I apologize to my classmates for this late posting. My computer got a virus last week that at first limited my access to the internet, but then eventually cut me out completely. While I did get access to the internet a few days ago, I only today got access to my email and blog again…Yay! Below, please find my module 4 mind-map which details the various tools that instructors can use to engage their students and aid in their learning.
As more students across the world continue to turn to online learning rather than face-to-face instruction, online educators must find new tools to keep the students motivated to learn. It has been suggested by many researchers and authors, such as Siemens (2008) and Durrington, Berryhill, and Swafford (2006), that educators use the tools that students are already familiar with to deliver content, communicate with students, and promote collaboration. Many of these tools can be downloaded as apps on students’ phones and tablets, such as Skype, FaceTime, Twitter, Facebook, Facebook Messenger, and Google Hangouts for communicating with other students and the instructor; and YouTube, Blackboard, iTunes U and ABCMouse.com can be downloaded as tools for gaining content knowledge. Increasingly, apps are becoming available that allow for collaboration anywhere and at anytime, such as Blackboard and Dropbox. For tools that are not available as apps, access is still available through websites via any web-enabled device. As Siemens states, “the tools under the umbrella of the participative Web include blogs, wikis, podcasts, social bookmarking, YouTube, and virtual worlds (such as SecondLife). When used primarily for social means (i.e., staying in touch with friends or collaborating on a project), few would argue their effectiveness” (2008, p. 6). While the challenge still lies with the instructor to design courses that encourage participants to use these applications as learning tools and to provide timely feedback, using tools that students are already using should make the process much easier. Of course, just utilizing these tools periodically is not enough. Educators must interact with students constructively and frequently. Durrington, Berryhill, and Swafford write that “distance learning can be as effective as traditional instruction when the technologies are appropriate for the instructional tasks, instructors provide timely feedback to students, and levels of student interactivity are high” (2006, p. 190).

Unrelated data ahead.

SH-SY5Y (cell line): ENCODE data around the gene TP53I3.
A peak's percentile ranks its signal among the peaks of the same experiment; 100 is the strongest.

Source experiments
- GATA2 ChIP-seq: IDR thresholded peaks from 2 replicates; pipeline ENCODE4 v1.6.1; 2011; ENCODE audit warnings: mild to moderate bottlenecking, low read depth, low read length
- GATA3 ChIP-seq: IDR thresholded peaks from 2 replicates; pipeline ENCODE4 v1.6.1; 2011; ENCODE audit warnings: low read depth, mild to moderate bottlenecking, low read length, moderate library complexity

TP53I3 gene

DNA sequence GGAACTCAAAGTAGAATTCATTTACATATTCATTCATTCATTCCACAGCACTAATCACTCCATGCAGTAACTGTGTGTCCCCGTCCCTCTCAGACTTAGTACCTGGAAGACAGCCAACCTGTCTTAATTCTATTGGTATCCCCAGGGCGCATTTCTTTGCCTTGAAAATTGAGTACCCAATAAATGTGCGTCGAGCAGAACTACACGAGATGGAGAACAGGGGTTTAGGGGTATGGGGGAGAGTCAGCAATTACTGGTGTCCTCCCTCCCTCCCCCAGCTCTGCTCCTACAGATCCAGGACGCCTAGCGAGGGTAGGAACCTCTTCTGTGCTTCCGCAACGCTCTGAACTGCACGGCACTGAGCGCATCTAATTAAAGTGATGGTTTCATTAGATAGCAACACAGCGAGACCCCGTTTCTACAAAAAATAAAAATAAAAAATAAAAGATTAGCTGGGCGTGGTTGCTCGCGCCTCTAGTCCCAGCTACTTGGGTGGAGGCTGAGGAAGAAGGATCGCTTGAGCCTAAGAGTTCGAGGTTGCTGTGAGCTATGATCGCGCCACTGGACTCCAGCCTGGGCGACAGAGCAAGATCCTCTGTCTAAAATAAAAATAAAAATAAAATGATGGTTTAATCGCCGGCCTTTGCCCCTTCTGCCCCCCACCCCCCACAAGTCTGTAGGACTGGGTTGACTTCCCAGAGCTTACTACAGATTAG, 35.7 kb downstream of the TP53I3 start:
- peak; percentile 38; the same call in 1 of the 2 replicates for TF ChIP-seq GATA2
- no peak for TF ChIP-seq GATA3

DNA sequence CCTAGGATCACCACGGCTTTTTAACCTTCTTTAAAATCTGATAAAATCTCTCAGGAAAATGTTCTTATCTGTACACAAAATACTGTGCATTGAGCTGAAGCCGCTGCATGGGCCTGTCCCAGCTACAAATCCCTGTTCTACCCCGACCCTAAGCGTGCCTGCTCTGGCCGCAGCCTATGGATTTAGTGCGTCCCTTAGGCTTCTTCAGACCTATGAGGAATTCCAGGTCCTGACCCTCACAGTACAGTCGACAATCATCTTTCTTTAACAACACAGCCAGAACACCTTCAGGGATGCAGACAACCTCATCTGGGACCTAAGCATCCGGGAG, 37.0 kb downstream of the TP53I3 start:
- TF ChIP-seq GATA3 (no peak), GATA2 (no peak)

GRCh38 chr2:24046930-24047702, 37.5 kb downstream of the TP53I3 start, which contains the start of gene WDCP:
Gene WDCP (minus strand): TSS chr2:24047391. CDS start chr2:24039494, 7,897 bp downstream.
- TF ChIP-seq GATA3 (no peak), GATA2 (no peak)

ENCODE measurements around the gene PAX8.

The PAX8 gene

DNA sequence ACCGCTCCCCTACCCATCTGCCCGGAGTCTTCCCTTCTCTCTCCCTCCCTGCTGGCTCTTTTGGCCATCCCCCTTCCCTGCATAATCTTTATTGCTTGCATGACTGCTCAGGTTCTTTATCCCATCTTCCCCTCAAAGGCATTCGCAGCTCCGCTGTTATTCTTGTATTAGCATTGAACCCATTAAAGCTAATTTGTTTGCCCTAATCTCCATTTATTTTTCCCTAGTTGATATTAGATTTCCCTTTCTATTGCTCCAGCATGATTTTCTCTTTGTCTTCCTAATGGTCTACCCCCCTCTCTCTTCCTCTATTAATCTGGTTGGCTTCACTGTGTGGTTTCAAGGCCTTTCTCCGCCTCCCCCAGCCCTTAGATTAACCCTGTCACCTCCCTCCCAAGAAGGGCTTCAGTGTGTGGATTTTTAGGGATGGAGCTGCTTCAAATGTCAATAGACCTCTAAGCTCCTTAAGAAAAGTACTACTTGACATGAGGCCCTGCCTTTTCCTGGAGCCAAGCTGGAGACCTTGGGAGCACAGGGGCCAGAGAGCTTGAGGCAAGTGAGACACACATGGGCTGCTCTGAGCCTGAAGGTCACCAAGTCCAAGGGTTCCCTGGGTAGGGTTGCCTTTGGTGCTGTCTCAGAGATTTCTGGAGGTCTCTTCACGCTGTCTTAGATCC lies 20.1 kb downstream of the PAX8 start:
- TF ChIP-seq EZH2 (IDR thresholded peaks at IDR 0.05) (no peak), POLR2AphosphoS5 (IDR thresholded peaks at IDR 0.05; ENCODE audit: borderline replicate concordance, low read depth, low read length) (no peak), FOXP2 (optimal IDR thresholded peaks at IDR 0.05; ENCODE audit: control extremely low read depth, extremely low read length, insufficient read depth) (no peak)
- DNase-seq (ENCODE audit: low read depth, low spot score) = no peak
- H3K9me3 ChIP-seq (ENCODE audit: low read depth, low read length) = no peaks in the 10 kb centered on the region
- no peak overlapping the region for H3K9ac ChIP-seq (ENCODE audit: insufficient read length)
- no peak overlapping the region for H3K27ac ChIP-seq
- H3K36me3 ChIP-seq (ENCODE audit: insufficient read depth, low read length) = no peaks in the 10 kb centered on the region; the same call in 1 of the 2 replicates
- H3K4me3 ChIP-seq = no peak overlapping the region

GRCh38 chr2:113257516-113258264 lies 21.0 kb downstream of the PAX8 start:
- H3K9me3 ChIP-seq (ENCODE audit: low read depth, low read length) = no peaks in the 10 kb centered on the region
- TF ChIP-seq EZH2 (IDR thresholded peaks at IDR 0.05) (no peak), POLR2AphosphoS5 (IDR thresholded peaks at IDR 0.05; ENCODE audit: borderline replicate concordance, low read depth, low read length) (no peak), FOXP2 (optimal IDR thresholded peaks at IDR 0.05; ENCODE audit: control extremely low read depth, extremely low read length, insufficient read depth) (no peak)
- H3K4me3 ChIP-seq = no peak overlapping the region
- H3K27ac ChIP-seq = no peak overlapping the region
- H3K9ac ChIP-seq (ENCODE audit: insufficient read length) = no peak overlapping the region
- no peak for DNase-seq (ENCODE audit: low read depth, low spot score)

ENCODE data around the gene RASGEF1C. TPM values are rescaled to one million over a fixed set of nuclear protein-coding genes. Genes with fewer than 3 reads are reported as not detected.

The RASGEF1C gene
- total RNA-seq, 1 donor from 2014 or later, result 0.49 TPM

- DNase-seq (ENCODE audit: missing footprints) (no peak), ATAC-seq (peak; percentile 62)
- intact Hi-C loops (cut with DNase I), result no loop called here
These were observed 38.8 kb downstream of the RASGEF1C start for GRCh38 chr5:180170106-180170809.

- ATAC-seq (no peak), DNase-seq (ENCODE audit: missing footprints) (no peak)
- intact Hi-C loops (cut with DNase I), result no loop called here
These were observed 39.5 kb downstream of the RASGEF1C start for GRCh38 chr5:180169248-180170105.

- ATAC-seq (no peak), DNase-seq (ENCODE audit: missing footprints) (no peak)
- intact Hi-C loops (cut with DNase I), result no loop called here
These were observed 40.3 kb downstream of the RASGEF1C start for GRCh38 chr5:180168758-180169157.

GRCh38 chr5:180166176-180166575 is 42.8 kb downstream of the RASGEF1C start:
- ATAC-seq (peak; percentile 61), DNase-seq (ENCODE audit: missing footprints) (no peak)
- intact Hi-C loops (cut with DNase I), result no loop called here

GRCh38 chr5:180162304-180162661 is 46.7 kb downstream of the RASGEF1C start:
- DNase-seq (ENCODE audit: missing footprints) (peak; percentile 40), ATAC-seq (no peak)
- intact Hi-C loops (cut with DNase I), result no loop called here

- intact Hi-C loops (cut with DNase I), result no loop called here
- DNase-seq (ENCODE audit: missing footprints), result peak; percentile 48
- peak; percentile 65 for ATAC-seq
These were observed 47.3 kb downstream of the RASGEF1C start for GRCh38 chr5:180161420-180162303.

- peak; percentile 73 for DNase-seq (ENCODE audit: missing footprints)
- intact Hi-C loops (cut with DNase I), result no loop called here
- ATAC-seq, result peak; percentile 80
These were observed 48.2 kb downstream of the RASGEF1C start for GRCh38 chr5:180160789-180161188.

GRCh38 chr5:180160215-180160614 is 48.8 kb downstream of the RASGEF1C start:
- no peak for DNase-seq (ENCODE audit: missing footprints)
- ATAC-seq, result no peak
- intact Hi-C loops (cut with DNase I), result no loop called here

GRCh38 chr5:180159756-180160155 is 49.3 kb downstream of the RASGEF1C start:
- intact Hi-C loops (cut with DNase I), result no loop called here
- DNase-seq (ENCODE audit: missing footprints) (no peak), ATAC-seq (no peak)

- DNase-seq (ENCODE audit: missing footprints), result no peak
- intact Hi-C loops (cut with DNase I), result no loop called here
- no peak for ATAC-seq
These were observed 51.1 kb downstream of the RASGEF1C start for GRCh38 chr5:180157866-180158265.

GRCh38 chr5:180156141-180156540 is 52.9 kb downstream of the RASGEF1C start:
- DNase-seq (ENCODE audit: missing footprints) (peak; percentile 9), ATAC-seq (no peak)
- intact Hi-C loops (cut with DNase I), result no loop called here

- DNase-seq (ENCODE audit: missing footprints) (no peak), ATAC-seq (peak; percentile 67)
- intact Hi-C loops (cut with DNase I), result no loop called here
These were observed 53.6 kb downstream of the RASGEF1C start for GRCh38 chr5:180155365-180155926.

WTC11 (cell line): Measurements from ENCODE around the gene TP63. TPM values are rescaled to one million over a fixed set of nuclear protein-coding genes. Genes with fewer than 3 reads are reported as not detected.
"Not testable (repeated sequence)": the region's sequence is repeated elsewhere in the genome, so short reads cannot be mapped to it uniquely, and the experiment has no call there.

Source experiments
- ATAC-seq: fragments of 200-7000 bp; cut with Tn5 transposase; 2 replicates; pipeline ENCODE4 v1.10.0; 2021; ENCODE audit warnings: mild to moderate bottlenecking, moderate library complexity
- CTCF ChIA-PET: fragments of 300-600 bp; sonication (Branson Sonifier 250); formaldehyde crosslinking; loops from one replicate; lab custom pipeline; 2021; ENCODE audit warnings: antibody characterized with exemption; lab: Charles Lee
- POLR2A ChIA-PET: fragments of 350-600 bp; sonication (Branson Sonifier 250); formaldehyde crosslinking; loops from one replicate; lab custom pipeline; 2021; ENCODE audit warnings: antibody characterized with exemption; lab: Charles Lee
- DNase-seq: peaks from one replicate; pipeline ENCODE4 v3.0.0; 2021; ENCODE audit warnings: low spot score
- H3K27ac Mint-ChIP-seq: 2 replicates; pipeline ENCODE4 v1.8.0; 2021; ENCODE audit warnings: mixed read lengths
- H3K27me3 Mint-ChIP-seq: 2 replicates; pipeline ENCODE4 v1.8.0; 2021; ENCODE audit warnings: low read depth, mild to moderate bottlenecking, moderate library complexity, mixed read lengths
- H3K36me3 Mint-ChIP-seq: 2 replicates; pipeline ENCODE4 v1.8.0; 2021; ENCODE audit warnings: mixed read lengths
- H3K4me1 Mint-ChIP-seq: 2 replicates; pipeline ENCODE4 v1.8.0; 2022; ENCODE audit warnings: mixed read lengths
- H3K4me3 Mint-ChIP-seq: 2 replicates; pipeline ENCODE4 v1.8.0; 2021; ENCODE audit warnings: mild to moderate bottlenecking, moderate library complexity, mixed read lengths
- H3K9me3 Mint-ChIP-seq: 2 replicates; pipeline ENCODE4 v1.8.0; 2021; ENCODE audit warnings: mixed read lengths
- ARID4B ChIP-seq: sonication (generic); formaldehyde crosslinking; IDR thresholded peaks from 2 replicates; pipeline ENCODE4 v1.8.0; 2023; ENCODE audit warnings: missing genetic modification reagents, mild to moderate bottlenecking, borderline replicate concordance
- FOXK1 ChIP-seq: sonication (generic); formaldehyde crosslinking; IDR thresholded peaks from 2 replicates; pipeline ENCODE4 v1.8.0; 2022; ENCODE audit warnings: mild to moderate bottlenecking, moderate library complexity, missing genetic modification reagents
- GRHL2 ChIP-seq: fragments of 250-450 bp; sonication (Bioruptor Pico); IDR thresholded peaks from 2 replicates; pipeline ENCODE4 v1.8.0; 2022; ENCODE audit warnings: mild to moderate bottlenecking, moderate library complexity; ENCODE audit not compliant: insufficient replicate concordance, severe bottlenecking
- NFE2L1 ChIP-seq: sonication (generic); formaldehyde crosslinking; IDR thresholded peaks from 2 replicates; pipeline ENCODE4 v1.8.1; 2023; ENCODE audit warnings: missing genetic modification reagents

Durrington, V., Berryhill, A., & Swafford, J. (2006). Strategies for enhancing student interactivity in an online environment. College Teaching, 54(1), 190-193.
Siemens, G. (2008). Learning and knowing in networks: Changing roles for educators and designers. ITForum.